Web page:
This shouldn’t be seen as a bad thing however. This new offering comes with some very useful features and benefits that you can harness to your company’s advantage. First and foremost, the fact that Office is now running in the cloud means that Microsoft is now taking a lot of the burden for maintaining that software and, more importantly, security. This frees up your IT staff to do other, more essential, work and gives your administrators a deeper understanding of exactly what is going on with the software.

A quick warning, if you’re running Windows XP (and if you are, you need to think about updating), then you won’t be able to install the local files for Office 365 (Office 2013) and will have to rely on the web-based service.

Keep it simple

Simplicity has been put at the top of the bill. Microsoft has made it clear that it wants to improve the productivity of Office users, and for Microsoft, that means making Office easier to use. This loops back to the cloud again, as cloud integration means that each piece of software plays nicely with all the other pieces, as well as being accessible to users across multiple devices. 

Access from any device is another big deal for modern businesses, especially with the rise of bring-your-own-device (BYOD) initiatives. If company software and information is stored in the cloud, then there’s no need to worry about whether an employee’s device can handle that software. All they need is an internet connection and they will be able to access Office 365 from any device with a browser.

Lost in the cloud

For those who might be concerned that this latest iteration of Office may have discarded some of their features, there’s little to worry about. The software has seen very little obvious change from its predecessor, other than the new (and very useful) addition of cloud connectivity.

However, it has been noted that leaping directly only to cloud can sometimes be more of a hindrance than you’d think. If you’re a medium or large sized company, then suddenly uploading every one of your employees’ information to the cloud could cause chaos if they don’t know where to look and how to sort their own work from that of their colleagues.

For this reason, it might be wise to instead implement a hybrid adoption of Office 365, where you use the cloud for important files that everyone needs access to as well as any new files that are being added. By keeping older, less essential files on-site then you reduce confusion and ensure that your staff has time to acclimatise to the new system before completely adopting Microsoft’s cloud storage as your go-to system.

Tricks and Tips

365 has come with all sorts of useful features which, if you educate your employees adequately, can increase efficiency within your business. Quite often these are organisational, using cloud integration to make more information visible to those who need it, but there are benefits for the individual worker as well:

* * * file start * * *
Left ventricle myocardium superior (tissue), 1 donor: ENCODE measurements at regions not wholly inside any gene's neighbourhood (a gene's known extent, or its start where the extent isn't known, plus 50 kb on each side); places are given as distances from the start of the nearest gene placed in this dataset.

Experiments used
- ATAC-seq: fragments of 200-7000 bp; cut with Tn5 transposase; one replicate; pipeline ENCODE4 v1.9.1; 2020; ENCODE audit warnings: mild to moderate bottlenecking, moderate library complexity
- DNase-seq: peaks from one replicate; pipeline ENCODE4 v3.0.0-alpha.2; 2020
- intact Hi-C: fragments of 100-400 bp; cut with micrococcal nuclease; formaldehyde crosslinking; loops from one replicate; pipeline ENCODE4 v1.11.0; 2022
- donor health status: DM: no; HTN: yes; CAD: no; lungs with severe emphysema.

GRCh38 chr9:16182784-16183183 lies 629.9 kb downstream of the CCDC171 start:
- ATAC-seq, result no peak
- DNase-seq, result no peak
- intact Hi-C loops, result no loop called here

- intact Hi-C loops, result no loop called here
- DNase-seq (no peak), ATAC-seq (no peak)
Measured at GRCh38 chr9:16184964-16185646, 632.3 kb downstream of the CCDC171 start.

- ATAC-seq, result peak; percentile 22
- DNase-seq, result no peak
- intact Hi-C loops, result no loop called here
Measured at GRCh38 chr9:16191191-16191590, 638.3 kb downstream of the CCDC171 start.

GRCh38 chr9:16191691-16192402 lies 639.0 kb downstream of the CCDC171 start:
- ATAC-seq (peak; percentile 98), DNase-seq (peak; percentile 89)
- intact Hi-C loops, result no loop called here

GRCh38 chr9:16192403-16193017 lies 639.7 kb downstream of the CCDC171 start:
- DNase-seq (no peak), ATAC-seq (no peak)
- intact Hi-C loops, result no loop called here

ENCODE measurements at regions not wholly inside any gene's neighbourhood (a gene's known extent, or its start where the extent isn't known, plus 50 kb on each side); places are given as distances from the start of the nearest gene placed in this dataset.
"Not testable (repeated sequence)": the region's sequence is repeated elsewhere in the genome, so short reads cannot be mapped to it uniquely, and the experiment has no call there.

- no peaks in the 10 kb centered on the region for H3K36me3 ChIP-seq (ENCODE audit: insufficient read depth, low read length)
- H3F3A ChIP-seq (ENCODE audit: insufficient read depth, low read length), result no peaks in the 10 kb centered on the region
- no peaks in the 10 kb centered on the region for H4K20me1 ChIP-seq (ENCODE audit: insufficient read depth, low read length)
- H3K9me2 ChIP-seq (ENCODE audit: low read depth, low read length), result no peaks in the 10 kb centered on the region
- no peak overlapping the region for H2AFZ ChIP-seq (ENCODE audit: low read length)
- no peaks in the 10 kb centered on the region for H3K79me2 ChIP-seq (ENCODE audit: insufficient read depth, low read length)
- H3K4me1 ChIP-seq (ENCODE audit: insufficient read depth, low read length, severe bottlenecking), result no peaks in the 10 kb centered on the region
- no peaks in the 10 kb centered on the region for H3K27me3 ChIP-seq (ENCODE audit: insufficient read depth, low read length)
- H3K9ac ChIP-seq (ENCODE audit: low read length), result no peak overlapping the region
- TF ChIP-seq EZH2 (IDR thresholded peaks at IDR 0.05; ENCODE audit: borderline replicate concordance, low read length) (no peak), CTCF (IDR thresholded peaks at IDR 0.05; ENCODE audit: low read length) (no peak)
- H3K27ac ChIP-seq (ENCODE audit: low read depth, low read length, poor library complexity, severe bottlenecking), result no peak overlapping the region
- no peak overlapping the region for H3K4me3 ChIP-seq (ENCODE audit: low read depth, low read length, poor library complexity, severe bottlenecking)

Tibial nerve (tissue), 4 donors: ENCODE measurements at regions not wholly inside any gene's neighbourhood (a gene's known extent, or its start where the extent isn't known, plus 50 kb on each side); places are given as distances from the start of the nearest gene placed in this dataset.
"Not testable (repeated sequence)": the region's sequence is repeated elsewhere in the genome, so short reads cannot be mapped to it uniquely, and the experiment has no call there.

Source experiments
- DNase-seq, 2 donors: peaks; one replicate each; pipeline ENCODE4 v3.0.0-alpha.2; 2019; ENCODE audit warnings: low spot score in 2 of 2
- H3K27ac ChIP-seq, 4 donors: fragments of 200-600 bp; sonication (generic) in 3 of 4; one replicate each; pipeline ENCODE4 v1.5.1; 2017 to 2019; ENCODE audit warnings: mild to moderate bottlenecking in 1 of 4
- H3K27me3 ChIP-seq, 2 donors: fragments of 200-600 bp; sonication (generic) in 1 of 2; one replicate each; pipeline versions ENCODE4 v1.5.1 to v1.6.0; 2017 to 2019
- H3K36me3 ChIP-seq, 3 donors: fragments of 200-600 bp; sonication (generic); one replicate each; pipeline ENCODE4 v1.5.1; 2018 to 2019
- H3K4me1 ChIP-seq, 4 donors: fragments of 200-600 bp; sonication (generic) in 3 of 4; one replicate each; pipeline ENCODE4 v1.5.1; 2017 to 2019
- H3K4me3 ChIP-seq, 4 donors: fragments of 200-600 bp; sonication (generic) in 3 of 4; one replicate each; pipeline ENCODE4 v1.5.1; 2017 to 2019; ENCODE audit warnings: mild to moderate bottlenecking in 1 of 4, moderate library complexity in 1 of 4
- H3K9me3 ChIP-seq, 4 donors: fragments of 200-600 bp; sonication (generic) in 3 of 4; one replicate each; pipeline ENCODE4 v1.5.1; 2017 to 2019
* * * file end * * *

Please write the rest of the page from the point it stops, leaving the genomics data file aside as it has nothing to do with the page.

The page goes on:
This program is really what Office 365 revolves around. It serves as the infrastructure for information sharing. If you are not using Sharepoint, then you aren’t using 365 correctly. Fortunately, 365 is designed in such a way that it is almost impossible not to use it once you start saving your work to the cloud and sharing it.

Instant Messaging in Outlook

IM within Outlook now means that your employees can now quickly shoot each other questions that don’t necessarily warrant an email of their own. This means that quick questions that only need a quick answer aren’t buried beneath more important emails. Instead your staff can fire off quick answers to one another in no time at all.

Share Calendars

This is a very handy feature, as employees are able to share their calendars and timetables with one another, making it so much simpler for each employee to plan their day. Even if they are unable to get in touch with one another directly, an employee using 365 can compare their calendar to that of the person they want to meet and then create a booking which works for both of them.

Scheduling Assistant

Leading on from the previous tip, this button in Outlook allows you to look up the people you want to meet and compare availability. This feature is invaluable in planning meetings with more than one person and should save employees a huge amount of time.

Recover Deleted Items

Sometimes accidents happen in the workplace and files are lost or deleted. Office 365 has a couple of systems in place to make recovery of those files easier.

There’s a lot to love about Office 365, and for a company looking to begin moving its business to the cloud, might well serve as an excellent starting point, as well as an invaluable organisation tool for everyone in the company, from entry level roles right through to management. The recent news that 365 will be available on iPad has made the software that much more desirable for Apple fans too, and it’s likely that this will deter many from shelling out for a Surface tablet once they have the opportunity to use Office on iPad.